Since his arrival in Los Angeles, Dr. Cameron Ghahremani has performed on a variety of shows and orchestral performances. He has worked with professional bands accompanying multiple musical productions with the American Musical and Dramatic Arts Academy, Cupcake Studios and Musical Theatre West. In addition, he has performed with the San Diego Symphony, Golden State Pops Orchestra, and the acclaimed contemporary chamber orchestra, Kaleidoscope. While a member of the selective Henry Mancini Institute Orchestra, Cameron has shared the stage with such world-class guest artists as Maria Schneider, Dawn Upshaw, Rafael Padron, Ben Folds, and HMI’s new artistic director, James Newton Howard. The HMI Orchestra was part of the University of Miami’s Frost School of Music where Cameron received the Doctorate of Musical Arts for Trumpet Performance. At Frost, Cameron was awarded a teaching assistantship where he conducted private lessons and coached the Frost Trumpet Ensemble which reached the semi-finals in the National Trumpet Competition for both years and won 2nd place for Large Division in 2015. During his time in Miami, Cameron performed with prestigious musical ensembles such as the New World Symphony, Miami Symphony, and Orchestra Miami. Additionally, he was brass instructor at the Miami Conservatory of Music, teaching brass students of all ages. Prior to Miami, Cameron studied at the McGill University’s Schulich School of Music in Montreal, where he received a Master’s degree in Orchestral Performance. During that time, he studied extensively with acclaimed contemporary pedagogue, Ed Carroll. In his first year at McGill, Cameron was invited to attend the Royal Northern College of Music Festival in the United Kingdom. In Manchester, he played in concert with RNCM’s top brass students and solo performed in a masterclass conducted by legendary virtuoso Håkan Hardenberger. Cameron began his collegiate studies at the Eastman School of Music where he studied with pedagogue James Thompson. While at Eastman, he performed with Musica Nova under Bradley Lubman, the Eastman Philharonia under Neil Varon, and the Eastman Wind Ensemble under Mark Davis Scatterday. Upon receiving his Bachelor’s in Performance, Cameron was awarded the Sidney Mear Trumpet Prize as recognition for his achievements throughout his undergraduate degree. Cameron is currently an instructor at the San Marino Music Center in Pasadena and is working as a freelance trumpet player in Los Angeles.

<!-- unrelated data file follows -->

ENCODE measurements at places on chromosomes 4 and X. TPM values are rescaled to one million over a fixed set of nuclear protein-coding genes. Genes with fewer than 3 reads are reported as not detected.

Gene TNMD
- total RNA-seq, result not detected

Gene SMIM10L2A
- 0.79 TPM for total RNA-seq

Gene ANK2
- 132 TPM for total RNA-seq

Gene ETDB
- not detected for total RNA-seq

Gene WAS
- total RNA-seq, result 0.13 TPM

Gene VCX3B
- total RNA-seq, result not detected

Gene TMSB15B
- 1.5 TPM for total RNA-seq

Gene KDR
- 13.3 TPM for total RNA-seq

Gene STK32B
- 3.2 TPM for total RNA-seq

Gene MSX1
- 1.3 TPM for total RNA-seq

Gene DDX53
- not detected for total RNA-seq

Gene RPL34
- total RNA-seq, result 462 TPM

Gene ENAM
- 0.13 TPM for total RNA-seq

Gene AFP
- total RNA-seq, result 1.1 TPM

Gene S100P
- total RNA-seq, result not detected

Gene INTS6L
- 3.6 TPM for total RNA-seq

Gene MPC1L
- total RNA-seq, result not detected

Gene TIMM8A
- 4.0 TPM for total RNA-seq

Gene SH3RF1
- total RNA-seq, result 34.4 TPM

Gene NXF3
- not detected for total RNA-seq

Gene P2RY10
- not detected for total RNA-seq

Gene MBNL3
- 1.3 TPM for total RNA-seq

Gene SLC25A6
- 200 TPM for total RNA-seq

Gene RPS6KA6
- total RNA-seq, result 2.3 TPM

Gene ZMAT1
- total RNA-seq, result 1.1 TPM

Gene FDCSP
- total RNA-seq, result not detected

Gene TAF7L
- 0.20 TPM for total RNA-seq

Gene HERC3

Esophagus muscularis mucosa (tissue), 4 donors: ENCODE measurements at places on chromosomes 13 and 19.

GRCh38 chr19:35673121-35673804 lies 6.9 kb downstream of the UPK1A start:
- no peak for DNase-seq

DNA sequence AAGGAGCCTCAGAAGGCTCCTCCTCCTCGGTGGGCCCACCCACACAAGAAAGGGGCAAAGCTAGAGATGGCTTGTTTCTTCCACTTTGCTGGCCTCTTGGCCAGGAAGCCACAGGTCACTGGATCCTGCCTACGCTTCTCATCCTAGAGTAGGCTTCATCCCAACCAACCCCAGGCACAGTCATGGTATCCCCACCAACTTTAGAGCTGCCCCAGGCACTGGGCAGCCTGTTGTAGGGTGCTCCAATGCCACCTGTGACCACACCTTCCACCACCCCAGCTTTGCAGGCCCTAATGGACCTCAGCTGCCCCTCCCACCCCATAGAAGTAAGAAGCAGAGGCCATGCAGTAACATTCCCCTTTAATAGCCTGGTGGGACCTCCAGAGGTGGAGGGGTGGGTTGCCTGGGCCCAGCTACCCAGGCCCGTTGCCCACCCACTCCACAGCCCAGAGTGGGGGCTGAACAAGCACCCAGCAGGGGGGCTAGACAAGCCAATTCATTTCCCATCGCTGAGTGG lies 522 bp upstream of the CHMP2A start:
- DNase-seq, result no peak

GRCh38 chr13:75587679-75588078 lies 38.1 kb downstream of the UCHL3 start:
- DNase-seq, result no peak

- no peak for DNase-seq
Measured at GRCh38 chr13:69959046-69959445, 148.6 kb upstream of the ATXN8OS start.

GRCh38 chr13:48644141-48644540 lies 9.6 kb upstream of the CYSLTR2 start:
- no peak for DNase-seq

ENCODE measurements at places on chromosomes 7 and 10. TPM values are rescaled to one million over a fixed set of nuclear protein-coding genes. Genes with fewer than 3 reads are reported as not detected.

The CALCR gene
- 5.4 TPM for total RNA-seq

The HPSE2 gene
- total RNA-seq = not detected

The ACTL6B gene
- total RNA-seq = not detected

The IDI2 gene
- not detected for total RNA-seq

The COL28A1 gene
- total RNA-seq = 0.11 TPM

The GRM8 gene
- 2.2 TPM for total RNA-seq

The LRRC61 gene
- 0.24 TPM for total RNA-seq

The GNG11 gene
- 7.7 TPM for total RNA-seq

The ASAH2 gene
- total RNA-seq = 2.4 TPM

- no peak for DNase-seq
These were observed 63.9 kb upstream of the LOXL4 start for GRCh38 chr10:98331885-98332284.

DEGREES, STUDIES and AFFILIATIONS:
Doctor of Musical Arts, Trumpet Performance, University of Miami – Frost School of Music, 2016
Master of Music, Orchestral Trumpet Performance, McGill University – Schulich School of Music, 2013
Bachelor of Music, Trumpet Performance, University of Rochester – Eastman School of Music, 2009
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I try to first establish what the goals of the student are. If they are interested in a particular genre, I focus on assigning them the repertoire that will keep them involved with that style. Once we have established that, I look for different approaches to help them develop their fundamental approach to their instrument. There are multiple avenues in attaining proficiency in the trumpet and there is no one way to getting better. Sometimes it just takes a certain combination of words or approaches before a student suddenly has a moment of epiphany which is what I strive for in each lesson.
I have received my Doctorate in Musical Performance for trumpet and have performed with multiple professional ensembles. For further information, my biography outlines my education and performance history.
My standard rate is 30 for half an hour and 50 for an hour lesson. For students interested in longer lessons than that, my rates are open to negotiation based on length.
I was awarded a teaching assistantship at the University of Miami where I taught college level students privately. I was also hired as brass instructor at the Miami Conservatory, teaching students as young as six years old.
I have enountered a long range of students, from the most attentive to some who tend to lose focus throughout the lesson. I've always found its important to appeal to their ambitions and their goals to keep them engaged. I believe that the burden really is on the teacher rather than the student no matter how much they daydream.
I had a student who became very frustrated with a "wall" in their playing. They were struggling with a technical issue while we were working on repertoire and they couldn't seem to overcome it. I told them for that lesson we would take a step back, focus really only on this and we began to workshop. We went through several different approaches until he suddenly performed the technique with ease. It was like a lightswitch and he got extremely excited. It was one of those moments that make me continue to focus on teaching as a profession.
I would say to make a list of essential requirements of that teacher. Have they had experience teaching your level of trumpet playing, Do they have experience in the type of repertoire and methods that you'd like to learn, and do they have a record of employment they can give references for. A lesson is both a big chunk of time and also is an expense, and these criteria are an important baseline for hiring someone.
Why did I choose the trumpet?
What level am I?
Am I playing for fun or looking to start the path towards higher education in the future?
What type of music do I really want to play?
What am I struggling to progress with as both an instrumentalist and as a musician?
What methods do I know, and which methods would I like to learn?
What type of dynamic would I like in a lesson? (fun, work-intensive, experimental, or a mixture of all of these)